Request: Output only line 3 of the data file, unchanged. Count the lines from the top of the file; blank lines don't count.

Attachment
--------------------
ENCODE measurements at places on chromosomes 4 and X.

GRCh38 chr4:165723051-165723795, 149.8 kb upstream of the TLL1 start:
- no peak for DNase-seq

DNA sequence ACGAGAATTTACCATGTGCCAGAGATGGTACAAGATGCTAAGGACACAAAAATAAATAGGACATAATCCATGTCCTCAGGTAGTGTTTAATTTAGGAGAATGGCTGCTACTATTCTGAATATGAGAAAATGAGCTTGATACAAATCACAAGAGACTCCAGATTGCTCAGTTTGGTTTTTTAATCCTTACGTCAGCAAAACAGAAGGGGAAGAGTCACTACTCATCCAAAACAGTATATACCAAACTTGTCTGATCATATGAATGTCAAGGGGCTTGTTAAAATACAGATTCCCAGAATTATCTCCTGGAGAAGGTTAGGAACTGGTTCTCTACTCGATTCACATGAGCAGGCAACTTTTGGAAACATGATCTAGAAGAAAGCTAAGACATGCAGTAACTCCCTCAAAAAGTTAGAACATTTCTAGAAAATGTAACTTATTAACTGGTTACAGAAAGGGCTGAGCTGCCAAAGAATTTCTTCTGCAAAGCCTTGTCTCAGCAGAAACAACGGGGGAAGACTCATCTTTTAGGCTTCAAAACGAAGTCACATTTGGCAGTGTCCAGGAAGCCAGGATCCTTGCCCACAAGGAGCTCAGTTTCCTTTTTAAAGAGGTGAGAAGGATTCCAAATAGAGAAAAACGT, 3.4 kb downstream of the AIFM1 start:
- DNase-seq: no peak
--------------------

- no peak for DNase-seq